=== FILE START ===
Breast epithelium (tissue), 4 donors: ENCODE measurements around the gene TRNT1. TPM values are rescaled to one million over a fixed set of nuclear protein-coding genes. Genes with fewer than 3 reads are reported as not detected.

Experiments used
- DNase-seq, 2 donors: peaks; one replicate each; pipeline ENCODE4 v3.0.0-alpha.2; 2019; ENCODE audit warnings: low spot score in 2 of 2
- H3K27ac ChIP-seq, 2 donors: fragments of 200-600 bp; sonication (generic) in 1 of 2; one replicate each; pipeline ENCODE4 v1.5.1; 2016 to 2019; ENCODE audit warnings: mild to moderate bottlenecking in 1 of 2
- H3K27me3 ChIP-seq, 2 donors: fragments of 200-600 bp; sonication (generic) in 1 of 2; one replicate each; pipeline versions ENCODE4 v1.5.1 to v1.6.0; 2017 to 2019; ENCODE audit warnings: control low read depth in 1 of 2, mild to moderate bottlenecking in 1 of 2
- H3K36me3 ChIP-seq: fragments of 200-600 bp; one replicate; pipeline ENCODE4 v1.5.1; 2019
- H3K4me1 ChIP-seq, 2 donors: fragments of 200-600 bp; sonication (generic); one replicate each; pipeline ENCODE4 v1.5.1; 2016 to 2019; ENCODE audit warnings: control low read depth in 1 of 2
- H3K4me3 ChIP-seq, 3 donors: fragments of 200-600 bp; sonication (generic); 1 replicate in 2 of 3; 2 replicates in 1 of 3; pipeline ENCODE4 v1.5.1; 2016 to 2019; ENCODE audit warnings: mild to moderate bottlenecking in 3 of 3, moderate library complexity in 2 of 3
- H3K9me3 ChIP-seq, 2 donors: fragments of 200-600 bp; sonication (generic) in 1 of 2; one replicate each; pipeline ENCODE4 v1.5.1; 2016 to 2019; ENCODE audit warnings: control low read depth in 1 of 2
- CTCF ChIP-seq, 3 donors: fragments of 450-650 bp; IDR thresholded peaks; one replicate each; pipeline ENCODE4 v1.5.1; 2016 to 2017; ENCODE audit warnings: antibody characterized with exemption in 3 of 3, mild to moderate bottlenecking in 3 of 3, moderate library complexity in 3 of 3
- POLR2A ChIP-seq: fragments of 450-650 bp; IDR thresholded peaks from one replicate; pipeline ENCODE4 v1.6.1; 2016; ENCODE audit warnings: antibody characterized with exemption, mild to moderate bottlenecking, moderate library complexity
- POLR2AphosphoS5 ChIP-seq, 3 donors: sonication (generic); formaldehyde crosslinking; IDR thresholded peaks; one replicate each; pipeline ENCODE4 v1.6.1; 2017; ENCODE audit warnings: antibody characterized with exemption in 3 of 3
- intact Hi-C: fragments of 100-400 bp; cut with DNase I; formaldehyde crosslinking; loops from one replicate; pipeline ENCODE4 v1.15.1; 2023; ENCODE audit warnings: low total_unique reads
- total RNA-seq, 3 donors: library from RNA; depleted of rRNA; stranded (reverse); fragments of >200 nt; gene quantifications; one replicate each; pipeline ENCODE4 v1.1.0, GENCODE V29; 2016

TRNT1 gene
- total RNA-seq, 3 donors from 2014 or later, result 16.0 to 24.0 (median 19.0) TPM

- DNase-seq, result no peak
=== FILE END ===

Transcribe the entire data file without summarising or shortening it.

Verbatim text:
Breast epithelium (tissue), 4 donors: ENCODE measurements around the gene TRNT1. TPM values are rescaled to one million over a fixed set of nuclear protein-coding genes. Genes with fewer than 3 reads are reported as not detected.

Experiments used
- DNase-seq, 2 donors: peaks; one replicate each; pipeline ENCODE4 v3.0.0-alpha.2; 2019; ENCODE audit warnings: low spot score in 2 of 2
- H3K27ac ChIP-seq, 2 donors: fragments of 200-600 bp; sonication (generic) in 1 of 2; one replicate each; pipeline ENCODE4 v1.5.1; 2016 to 2019; ENCODE audit warnings: mild to moderate bottlenecking in 1 of 2
- H3K27me3 ChIP-seq, 2 donors: fragments of 200-600 bp; sonication (generic) in 1 of 2; one replicate each; pipeline versions ENCODE4 v1.5.1 to v1.6.0; 2017 to 2019; ENCODE audit warnings: control low read depth in 1 of 2, mild to moderate bottlenecking in 1 of 2
- H3K36me3 ChIP-seq: fragments of 200-600 bp; one replicate; pipeline ENCODE4 v1.5.1; 2019
- H3K4me1 ChIP-seq, 2 donors: fragments of 200-600 bp; sonication (generic); one replicate each; pipeline ENCODE4 v1.5.1; 2016 to 2019; ENCODE audit warnings: control low read depth in 1 of 2
- H3K4me3 ChIP-seq, 3 donors: fragments of 200-600 bp; sonication (generic); 1 replicate in 2 of 3; 2 replicates in 1 of 3; pipeline ENCODE4 v1.5.1; 2016 to 2019; ENCODE audit warnings: mild to moderate bottlenecking in 3 of 3, moderate library complexity in 2 of 3
- H3K9me3 ChIP-seq, 2 donors: fragments of 200-600 bp; sonication (generic) in 1 of 2; one replicate each; pipeline ENCODE4 v1.5.1; 2016 to 2019; ENCODE audit warnings: control low read depth in 1 of 2
- CTCF ChIP-seq, 3 donors: fragments of 450-650 bp; IDR thresholded peaks; one replicate each; pipeline ENCODE4 v1.5.1; 2016 to 2017; ENCODE audit warnings: antibody characterized with exemption in 3 of 3, mild to moderate bottlenecking in 3 of 3, moderate library complexity in 3 of 3
- POLR2A ChIP-seq: fragments of 450-650 bp; IDR thresholded peaks from one replicate; pipeline ENCODE4 v1.6.1; 2016; ENCODE audit warnings: antibody characterized with exemption, mild to moderate bottlenecking, moderate library complexity
- POLR2AphosphoS5 ChIP-seq, 3 donors: sonication (generic); formaldehyde crosslinking; IDR thresholded peaks; one replicate each; pipeline ENCODE4 v1.6.1; 2017; ENCODE audit warnings: antibody characterized with exemption in 3 of 3
- intact Hi-C: fragments of 100-400 bp; cut with DNase I; formaldehyde crosslinking; loops from one replicate; pipeline ENCODE4 v1.15.1; 2023; ENCODE audit warnings: low total_unique reads
- total RNA-seq, 3 donors: library from RNA; depleted of rRNA; stranded (reverse); fragments of >200 nt; gene quantifications; one replicate each; pipeline ENCODE4 v1.1.0, GENCODE V29; 2016

TRNT1 gene
- total RNA-seq, 3 donors from 2014 or later, result 16.0 to 24.0 (median 19.0) TPM

- DNase-seq, result no peak